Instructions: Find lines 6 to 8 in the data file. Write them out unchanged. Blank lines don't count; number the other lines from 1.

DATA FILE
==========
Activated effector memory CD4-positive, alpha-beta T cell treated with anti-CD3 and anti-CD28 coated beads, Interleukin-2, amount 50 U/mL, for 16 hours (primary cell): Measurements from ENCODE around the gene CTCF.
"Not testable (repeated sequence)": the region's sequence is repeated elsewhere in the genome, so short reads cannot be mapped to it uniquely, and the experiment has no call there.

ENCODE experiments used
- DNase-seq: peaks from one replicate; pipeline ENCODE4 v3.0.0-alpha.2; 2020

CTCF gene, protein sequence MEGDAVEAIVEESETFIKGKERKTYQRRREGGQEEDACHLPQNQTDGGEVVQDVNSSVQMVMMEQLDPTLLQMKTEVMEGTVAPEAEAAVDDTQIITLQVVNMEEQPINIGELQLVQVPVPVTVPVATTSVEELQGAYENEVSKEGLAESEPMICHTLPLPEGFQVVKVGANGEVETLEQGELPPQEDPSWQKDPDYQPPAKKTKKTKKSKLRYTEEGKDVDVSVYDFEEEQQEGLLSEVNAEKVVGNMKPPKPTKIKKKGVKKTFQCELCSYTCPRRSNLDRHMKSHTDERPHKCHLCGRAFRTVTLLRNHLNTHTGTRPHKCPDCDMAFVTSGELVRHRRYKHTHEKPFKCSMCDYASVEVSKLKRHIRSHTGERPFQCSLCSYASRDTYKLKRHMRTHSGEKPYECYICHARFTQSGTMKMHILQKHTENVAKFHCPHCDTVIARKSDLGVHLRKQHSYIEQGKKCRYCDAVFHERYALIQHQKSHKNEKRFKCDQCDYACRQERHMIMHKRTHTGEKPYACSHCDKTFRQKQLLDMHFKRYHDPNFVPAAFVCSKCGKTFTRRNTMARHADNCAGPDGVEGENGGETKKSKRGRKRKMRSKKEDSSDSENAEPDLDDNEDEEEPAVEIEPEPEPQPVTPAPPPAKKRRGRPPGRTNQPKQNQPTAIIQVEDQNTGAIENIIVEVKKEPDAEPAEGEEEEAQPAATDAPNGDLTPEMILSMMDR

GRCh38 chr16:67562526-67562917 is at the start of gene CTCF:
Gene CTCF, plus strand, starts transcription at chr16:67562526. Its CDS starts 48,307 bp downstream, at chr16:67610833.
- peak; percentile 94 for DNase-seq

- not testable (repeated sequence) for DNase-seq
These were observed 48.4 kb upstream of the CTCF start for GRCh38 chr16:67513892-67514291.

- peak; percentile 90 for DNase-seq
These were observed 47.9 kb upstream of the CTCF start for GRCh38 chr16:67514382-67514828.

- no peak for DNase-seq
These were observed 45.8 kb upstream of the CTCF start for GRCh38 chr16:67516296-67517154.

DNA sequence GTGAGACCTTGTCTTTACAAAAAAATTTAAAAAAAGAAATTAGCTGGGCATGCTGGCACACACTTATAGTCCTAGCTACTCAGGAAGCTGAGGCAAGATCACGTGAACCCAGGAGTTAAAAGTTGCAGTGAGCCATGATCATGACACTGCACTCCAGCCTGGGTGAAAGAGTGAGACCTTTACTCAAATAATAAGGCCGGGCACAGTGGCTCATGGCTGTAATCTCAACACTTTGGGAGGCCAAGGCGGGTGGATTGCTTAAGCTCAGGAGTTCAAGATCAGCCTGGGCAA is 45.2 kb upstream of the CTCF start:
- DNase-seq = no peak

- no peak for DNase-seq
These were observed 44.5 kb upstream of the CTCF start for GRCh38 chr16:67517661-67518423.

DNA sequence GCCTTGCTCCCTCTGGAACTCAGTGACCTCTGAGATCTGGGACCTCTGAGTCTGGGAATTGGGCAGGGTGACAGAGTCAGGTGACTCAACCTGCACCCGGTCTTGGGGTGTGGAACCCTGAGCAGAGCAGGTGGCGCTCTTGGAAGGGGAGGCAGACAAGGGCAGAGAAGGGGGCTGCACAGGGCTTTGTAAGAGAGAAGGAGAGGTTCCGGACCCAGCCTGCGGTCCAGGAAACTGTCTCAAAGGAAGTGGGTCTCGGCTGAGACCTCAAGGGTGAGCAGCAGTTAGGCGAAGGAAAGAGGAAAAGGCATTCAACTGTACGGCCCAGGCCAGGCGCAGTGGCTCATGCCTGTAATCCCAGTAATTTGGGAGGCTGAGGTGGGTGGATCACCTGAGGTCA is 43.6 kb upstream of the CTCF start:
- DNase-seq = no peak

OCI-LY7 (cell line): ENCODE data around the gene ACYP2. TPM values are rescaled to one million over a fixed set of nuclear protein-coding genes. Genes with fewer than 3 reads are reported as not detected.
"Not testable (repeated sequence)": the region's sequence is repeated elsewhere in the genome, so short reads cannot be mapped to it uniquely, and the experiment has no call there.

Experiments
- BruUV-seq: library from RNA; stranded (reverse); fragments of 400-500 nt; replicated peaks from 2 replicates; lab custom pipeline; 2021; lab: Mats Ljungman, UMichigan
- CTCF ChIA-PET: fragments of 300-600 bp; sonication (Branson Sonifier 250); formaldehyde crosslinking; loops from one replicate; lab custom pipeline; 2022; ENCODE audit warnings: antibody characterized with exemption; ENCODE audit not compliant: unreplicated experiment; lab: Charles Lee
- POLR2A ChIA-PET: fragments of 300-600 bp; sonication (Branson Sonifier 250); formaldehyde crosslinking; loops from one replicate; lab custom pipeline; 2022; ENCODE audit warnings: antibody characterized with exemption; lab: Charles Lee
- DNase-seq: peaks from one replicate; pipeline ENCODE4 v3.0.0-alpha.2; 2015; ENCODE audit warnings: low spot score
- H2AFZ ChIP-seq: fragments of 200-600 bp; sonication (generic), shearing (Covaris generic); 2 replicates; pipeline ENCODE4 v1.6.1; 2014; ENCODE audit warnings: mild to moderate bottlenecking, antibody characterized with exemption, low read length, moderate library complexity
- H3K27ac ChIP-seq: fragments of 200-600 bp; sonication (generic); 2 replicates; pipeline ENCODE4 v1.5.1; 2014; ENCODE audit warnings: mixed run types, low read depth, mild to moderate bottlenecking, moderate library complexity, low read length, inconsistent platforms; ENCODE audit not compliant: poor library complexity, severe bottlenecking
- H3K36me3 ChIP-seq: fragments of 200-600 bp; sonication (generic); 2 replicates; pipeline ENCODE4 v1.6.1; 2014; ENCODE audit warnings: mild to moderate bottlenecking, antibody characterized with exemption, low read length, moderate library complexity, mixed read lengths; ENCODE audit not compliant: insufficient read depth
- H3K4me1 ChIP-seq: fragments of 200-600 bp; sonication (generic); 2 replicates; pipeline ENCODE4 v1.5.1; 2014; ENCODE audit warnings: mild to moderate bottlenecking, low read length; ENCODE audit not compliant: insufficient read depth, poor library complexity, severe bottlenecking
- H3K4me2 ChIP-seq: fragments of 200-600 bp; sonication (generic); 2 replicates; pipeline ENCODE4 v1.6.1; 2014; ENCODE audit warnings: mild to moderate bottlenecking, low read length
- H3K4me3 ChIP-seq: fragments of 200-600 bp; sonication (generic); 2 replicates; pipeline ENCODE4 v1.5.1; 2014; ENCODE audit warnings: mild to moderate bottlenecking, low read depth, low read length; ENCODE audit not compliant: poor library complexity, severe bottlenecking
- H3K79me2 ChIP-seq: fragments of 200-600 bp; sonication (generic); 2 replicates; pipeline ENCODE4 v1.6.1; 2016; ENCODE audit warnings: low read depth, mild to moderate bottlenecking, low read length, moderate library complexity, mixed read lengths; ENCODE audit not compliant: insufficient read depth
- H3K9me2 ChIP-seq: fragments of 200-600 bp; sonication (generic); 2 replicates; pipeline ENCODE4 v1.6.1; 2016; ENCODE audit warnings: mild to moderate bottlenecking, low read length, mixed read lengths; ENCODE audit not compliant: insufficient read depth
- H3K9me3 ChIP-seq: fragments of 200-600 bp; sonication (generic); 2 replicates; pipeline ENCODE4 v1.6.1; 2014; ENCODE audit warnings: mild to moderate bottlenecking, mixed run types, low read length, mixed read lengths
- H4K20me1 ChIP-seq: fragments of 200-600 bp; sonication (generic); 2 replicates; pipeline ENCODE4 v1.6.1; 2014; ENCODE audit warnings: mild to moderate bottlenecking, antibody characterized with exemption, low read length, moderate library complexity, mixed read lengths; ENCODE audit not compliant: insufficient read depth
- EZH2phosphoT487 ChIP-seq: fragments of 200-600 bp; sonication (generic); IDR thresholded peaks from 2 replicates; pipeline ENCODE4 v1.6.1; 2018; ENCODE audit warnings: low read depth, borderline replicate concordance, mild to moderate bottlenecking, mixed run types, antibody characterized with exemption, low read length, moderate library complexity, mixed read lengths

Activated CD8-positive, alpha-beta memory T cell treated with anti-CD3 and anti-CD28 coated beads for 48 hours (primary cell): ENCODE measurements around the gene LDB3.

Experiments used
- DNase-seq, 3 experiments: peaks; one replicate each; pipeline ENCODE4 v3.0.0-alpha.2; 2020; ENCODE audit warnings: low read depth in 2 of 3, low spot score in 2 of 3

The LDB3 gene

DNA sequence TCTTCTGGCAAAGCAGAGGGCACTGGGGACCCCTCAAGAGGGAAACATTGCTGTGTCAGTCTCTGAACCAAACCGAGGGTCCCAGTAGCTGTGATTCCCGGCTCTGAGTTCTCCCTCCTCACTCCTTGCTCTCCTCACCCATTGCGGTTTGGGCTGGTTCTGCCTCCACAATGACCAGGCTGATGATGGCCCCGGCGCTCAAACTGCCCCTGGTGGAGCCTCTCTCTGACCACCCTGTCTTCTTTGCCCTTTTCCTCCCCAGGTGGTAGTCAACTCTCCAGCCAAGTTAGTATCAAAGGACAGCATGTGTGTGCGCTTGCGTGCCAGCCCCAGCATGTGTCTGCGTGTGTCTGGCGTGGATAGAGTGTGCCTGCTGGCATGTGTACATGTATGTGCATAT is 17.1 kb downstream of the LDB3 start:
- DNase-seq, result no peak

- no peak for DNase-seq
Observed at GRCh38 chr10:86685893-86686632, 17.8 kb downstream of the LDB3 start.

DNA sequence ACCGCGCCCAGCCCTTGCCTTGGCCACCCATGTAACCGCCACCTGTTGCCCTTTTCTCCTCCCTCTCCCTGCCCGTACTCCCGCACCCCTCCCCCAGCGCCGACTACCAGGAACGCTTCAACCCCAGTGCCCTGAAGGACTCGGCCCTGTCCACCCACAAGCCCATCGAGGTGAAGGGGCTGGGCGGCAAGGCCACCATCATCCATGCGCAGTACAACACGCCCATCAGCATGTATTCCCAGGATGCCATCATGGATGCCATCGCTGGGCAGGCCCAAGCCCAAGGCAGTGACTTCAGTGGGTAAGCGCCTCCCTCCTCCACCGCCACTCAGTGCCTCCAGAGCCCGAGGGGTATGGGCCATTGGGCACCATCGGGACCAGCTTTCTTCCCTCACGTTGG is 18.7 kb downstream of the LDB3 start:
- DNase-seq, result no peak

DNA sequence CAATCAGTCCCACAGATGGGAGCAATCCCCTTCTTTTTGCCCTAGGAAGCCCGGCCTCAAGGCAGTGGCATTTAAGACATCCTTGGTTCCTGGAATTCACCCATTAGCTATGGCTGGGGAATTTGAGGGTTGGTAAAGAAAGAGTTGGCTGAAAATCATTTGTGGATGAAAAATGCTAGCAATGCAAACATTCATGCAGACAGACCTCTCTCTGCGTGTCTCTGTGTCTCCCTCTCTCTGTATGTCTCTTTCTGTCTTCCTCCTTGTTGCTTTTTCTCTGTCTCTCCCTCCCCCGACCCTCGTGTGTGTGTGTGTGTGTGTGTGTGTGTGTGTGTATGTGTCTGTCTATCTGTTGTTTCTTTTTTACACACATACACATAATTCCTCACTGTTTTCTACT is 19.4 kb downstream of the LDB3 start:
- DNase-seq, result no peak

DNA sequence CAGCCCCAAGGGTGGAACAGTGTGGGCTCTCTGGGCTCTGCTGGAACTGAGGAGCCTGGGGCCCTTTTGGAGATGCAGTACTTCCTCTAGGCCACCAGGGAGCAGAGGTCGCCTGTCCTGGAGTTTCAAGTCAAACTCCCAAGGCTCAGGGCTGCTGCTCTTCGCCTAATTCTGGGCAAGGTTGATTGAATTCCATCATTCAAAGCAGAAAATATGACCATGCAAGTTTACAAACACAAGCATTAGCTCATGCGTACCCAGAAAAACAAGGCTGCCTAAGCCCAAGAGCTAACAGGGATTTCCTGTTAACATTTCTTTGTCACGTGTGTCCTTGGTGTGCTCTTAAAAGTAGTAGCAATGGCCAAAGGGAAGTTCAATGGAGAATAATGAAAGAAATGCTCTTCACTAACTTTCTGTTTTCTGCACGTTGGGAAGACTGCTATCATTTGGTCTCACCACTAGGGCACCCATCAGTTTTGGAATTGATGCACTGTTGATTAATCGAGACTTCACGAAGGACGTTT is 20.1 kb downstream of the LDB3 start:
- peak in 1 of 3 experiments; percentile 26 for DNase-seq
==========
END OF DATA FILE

GRCh38 chr16:67562526-67562917 is at the start of gene CTCF:
Gene CTCF, plus strand, starts transcription at chr16:67562526. Its CDS starts 48,307 bp downstream, at chr16:67610833.
- peak; percentile 94 for DNase-seq